# Set of finite linear combination is dense in $L^2(0,\infty)$

This exercise is from Rudin's Real and Complex analysis at chapter 15, problem 22.

$A=\{ f_{n} = t^n exp(-t)\}$ where $(0 \leq t \leq \infty, n \in \mathbb{N}).$ Prove that $A$ is dense in $L^{2}(0,\infty)$.

Hint : If $g \in L^{2}(0,\infty)$ is orthogonal to each $f_n$ and if $F(z) = \int_{0}^{\infty}exp(-tz)\overline{g(t)}dt,$ (Re $z>0$), then all derivatives of $F$ are $0$ at $z=1$. Consider $F(1+yi)$.

I understand the hint want me to use Hanh-Banach theorem, but I don't know how the $F(z)$ is related with the theorem. Even if I accept $F'(1)=0$, what can I do that? Could you give me more hints to approach this problem?

Edit: Thank you for all of you. I'll give a try for solving problem.

Let $g \in L^{2}(0,\infty)$ is orthogonal to each $f_n,$ e.g. $\int_{0}^{\infty}t^{n}e^{-t}\overline{g(t)}dt = 0$ for all $n=0,1,2, \cdots$. Define $F(z) = \int_{0}^{\infty}\exp(-tz)\overline{g(t)}dt$ where Re $z >0$.

1) F is well-defined since $(\int_{0}^{\infty}|exp(-tz)|^{2}dt)^{1/2} = \frac{1}{\sqrt{2 Re z}} <\infty$, so $e^{-tz}$, $g(t)$ are in $L^{2}$.

2) $F^{(n)}(w) = \int_{0}^{\infty}(-1)^{n}t^n e^{-tz} \overline{g(t)}dt$

since $\lim_{z \to w}\frac{F(z) - F(w)}{z-w} = \lim_{z \to w} \int_{0}^{\infty}\frac{e^{-tz}-e^{-tw}}{z-w}\overline{g(t)}dt$

and this part is what I do not know how to deal with, but I think I can apply dominated convergence theorem or any other theorem, to derive that

$\lim_{z \to w} \int_{0}^{\infty}\frac{e^{-tz}-e^{-tw}}{z-w}\overline{g(t)}dt = \int_{0}^{\infty}\lim_{z \to w} \frac{e^{-tz}-e^{-tw}}{z-w}\overline{g(t)}dt= \int_{0}^{\infty}-te^{-tz}\overline{g(t)}dt$, and by repeating such differentiating, we get desired result.

3) $F^{(n)}(1) = 0$ for any $n \in \mathbb{N}\cup \{0\}$ since $F^{(n)}(1)$ is just $<f_{n},g>$, which is 0 by assumption.

4) So $F$ is holomorphic on half plane where real part is greater than 0, and $F$'s power series representation at $z=1$ implies $F \cong 0$.

So, if we think $0= F(1+iy)$ for $y\in \mathbb{R}$, $F(i+y) = \int_{0}^{\infty}e^{-t}\overline{g(t)}e^{-iyt}dt$, a Fourier transform of $e^{-t}\overline{g(t)}$, call $\mathbb{F}(e^{-t}\overline{g(t)}$. Hence by fourier inversion formula, $e^{-t}\overline{g(t)} = \int_{0}^{\infty}\mathbb{F}(e^{-t}\overline{g(t)}e^{iyt} = \int 0 dt =0$. So $e^{-t}\overline{g(t)} \cong 0$. But $e^{-t}\neq 0$ for any $t \in (0,\infty)$, $g(t) = 0$ almost everywhere.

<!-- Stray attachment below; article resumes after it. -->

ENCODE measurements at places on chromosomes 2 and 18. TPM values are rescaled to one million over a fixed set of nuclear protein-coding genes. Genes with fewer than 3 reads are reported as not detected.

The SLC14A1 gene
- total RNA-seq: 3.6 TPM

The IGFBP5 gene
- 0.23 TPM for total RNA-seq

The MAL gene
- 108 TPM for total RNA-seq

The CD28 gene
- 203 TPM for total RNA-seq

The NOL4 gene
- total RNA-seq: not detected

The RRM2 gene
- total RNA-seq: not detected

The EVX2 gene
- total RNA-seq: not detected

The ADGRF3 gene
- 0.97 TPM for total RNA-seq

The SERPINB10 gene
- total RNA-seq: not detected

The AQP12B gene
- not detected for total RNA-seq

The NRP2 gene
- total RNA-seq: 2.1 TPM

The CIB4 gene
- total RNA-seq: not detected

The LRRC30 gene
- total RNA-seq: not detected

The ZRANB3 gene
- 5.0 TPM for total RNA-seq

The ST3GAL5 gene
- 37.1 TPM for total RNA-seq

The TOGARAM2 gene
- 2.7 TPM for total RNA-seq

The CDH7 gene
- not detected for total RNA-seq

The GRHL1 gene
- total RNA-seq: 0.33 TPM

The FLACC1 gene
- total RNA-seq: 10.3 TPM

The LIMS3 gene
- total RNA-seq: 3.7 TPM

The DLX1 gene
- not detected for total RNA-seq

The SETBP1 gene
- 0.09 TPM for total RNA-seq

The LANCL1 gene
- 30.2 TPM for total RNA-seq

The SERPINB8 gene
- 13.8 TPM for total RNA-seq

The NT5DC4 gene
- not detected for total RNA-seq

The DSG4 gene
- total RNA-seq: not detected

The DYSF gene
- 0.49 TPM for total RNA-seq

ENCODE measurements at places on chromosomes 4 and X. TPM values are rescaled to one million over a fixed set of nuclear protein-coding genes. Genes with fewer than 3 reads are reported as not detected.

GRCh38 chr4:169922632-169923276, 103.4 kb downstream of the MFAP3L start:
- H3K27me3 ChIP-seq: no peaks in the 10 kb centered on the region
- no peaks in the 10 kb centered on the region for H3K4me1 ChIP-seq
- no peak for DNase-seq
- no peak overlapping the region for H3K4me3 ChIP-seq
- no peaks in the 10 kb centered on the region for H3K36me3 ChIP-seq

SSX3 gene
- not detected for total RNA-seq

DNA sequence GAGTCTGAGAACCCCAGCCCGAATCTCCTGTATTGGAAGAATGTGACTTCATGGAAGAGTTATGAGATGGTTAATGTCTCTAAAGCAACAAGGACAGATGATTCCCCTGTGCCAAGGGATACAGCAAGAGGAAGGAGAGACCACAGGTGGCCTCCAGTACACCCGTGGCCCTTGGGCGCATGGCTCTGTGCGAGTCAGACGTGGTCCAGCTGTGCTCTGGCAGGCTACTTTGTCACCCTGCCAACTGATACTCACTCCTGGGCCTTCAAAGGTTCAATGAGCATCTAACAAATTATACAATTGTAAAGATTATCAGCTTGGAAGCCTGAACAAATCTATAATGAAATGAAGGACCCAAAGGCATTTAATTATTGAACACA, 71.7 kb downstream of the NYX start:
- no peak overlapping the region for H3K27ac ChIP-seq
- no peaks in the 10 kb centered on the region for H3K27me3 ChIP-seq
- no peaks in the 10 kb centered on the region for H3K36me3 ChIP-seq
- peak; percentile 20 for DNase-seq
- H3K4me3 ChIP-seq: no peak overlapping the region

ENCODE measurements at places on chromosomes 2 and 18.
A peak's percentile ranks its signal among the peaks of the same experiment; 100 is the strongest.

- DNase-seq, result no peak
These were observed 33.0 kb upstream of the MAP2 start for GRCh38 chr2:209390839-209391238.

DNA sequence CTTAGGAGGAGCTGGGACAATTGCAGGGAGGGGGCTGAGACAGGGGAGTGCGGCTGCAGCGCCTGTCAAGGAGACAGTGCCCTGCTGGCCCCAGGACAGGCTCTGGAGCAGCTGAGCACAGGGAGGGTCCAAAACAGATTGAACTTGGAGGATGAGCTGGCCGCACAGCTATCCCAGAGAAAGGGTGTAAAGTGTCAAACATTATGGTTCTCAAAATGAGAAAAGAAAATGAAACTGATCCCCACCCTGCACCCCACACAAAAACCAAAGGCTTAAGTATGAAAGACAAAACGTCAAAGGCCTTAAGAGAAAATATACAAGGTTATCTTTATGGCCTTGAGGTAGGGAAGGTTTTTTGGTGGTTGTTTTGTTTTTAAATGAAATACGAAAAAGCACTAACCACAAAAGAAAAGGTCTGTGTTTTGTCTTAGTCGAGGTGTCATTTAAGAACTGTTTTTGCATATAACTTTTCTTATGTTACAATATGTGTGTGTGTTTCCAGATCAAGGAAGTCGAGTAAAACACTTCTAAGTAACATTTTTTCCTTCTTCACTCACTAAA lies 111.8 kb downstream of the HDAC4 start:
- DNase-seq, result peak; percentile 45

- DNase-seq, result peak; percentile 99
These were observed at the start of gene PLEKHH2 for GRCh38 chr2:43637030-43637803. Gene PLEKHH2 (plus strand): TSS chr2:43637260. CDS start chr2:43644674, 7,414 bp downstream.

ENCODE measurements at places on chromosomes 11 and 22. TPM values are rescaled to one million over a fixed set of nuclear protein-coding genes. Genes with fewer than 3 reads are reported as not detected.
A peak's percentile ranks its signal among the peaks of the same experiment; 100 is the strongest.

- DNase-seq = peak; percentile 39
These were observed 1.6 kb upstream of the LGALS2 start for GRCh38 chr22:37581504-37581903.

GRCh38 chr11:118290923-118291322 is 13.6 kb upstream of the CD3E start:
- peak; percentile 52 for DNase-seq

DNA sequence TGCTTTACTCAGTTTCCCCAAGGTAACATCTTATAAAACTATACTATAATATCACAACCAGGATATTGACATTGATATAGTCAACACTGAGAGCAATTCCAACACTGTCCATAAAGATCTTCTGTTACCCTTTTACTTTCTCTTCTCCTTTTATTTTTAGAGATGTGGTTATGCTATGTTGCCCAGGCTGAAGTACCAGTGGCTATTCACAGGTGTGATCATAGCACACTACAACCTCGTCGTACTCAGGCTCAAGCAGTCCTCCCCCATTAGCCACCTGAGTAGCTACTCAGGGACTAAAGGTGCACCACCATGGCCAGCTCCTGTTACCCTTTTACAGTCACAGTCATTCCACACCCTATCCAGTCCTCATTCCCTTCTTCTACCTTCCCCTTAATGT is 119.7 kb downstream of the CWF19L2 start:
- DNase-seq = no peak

5) Conclusion : so any function which is not spanned by closure of span$\{f_n \}$ is zero almost everywhere. Hence the span is dense.

Re-question : You know that my proof was not completed, especially on interchanging limit and integral when I calculate $F^{(n)}$. Could you give some more idea?

Not only the first derivative, but also the evaluation and all higher derivatives are zero: $F(1)=F'(1)=F''(1)=\ldots=0.$ This implies that $F(z)$ is identically zero on its domain.

Now the last part of the hint invites you to write out $F(1+yi)$. For $y$ running through $\mathbb R$ this is actually a Fourier transform and by Fourier inversion $g$ must be zero almost everywhere on the positive reals.

• What is $g?\,\,$ – zhw. Nov 29 '15 at 18:53
• A hypothetical squarely integrable function class that is not in the closed span of the functions $f_n$ – Justpassingby Nov 29 '15 at 19:03
• Yes, sorry, it's right there in the hypotheses. – zhw. Nov 29 '15 at 19:26
• Oh, I see. Thank you. I will post my own answer this afternoon (GMT+9) – user124697 Nov 29 '15 at 23:53
• @Justpassingby I posted my answer by editing this post. It would be helpful for me to get your comment on the answer. Thanks! – user124697 Nov 30 '15 at 6:40

An alternative approach. If we define Laguerre polynomials through the Rodrigues formula: $$L_n(x) = \frac{e^x}{n!}\frac{d^n}{dx^n}\left(x^n e^{-x}\right)$$ we have: $$\int_{0}^{+\infty} L_n(x)L_m(x)e^{-x}\,dx = \delta(n,m)$$ by integration by parts, hence Laguerre polynomials give an orthogonal base of $L^2(0,+\infty)$ with the inner product $\langle f,g\rangle = \int_{0}^{+\infty}f(x)g(x)e^{-x}\,dx$. The leading term of $L_n(x)$ is just $\frac{(-1)^n x^n}{n!}$ and the previous base is a complete base. Rudin's claim easily follows.

By convergence dominated theorem, the limit and integral commutes. Hint: you may use the following inequality to dominate the function sequence: $$\begin{equation*} |\exp(z)-z-1|\leq\frac{|z|^2\exp(|z|)}{2},\quad z\in \mathbb{C}. \end{equation*}$$